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Power turns good soldiers into 'bad apples'

THE HORRIFYING PHOTOS of young Iraqis abused by American soldiers have shocked the world with their depictions of human degradation, forcing us to acknowledge that some of our beloved soldiers have committed barbarous acts of cruelty and sadism. Now there is a rush to analyze human behavior, blaming flawed or pathological individuals for evil and ignoring other important factors. Unless we learn the dynamics of "why," we will never be able to counteract the powerful forces that can transform ordinary people into evil perpetrators.

Those responsible should suffer severe sanctions if found guilty. However, we must separate guilt from blame. Should these few Army reservists be blamed as the "bad apples" in a good barrel of American soldiers, as our leaders have characterized them? Or are they the once-good apples soured and corrupted by an evil barrel? I argue for the latter perspective after having studied the psychology of evil for many decades. In fact, I have been responsible for constructing evil barrels that produced many bad apples.

Like Brigadier General Janis Karpinski, who was in charge of the Iraqi prison at Abu Ghraib, I was once a prison superintendent with no experience or training in corrections. In 1971 I was in charge of the Stanford Prison Experiment, in which randomly assigned student volunteers in a simulated prison role-played prisoners and guards. Although everyone knew it was just an experiment, the line between simulation and reality was breached as it became a psychological prison of incredible intensity.

The planned two-week study was terminated after only six days because it was out of control. Good boys chosen for their normalcy were having emotional breakdowns as powerless prisoners. Other young men chosen for their mental health and positive values eased into the character of sadistic guards inflicting suffering on their fellow students without moral compunction. And those "good guards" who did not personally debase the prisoners failed to confront the worst of their comrades, allowing evil to ripen without challenge.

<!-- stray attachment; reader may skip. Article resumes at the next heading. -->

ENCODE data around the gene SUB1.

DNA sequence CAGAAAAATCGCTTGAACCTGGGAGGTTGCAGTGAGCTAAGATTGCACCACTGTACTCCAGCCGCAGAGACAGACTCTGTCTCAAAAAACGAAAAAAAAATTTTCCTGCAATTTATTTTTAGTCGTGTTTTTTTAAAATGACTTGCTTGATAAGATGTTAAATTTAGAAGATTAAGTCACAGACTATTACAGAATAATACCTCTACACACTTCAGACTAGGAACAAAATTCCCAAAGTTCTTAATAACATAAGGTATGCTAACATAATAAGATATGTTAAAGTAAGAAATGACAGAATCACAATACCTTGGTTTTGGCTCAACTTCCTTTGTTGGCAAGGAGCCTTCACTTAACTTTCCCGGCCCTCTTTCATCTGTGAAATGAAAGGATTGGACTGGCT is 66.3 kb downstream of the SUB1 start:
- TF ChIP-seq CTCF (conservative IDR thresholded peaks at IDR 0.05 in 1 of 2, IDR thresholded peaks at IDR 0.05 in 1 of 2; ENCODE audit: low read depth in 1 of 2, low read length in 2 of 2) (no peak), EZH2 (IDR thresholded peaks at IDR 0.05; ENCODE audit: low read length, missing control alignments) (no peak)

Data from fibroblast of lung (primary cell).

The terrible things my guards did to their prisoners were comparable to the horrors inflicted on the Iraqi detainees. My guards repeatedly stripped their prisoners naked, hooded them, chained them, denied them food or bedding privileges, put them into solitary confinement, and made them clean toilet bowls with their bare hands.

As the boredom of their job increased, they began using the prisoners as their playthings, devising ever more humiliating and degrading games for them to play. Over time, these amusements took a sexual turn, such as having the prisoners simulate sodomy on each other. Once aware of such deviant behavior, I closed down the Stanford prison.

Human behavior is much more under the control of situational forces than most of us recognize or want to acknowledge. In a situation that implicitly gives permission for suspending moral values, many of us can be morphed into creatures alien to our usual natures. My research and that of my colleagues has catalogued the conditions for stirring the crucible of human nature in negative directions. Some of the necessary ingredients are: diffusion of responsibility, anonymity, dehumanization, peers who model harmful behavior, bystanders who do not intervene, and a setting of power differentials.

Those factors were apparently also operating in Iraq. But in addition there was secrecy, no accountability, no visible chain of command, conflicting demands on the guards from the CIA and civilian interrogators, no rules enforced for prohibited acts, encouragement for breaking the will of the detainees, and no challenges by many bystanders who observed the evil but did not blow the whistle.

We must learn from this tragic event so it is never repeated. And we must not permit the authorities to deflect the blame and responsibility from themselves by pointing fingers at those soldiers who went into the administration's preemptive war as proud Americans and return now as disgraced prison guards.

The arrogance of power that spawned the "shock and awe" of military might one short year ago has been humbled by the dismay and disgust over these revelations of abuse. It is time for all Americans to reflect on the justification for continuing the war in Iraq that is killing, maiming, and demeaning our young men and women who have been put in harm's way for spurious reasons. Before more of our youth are corrupted, perhaps the time has come to empty out the vinegar of needless war that has filled that evil barrel.

Philip G. Zimbardo is emeritus professor of psychology at Stanford University. 

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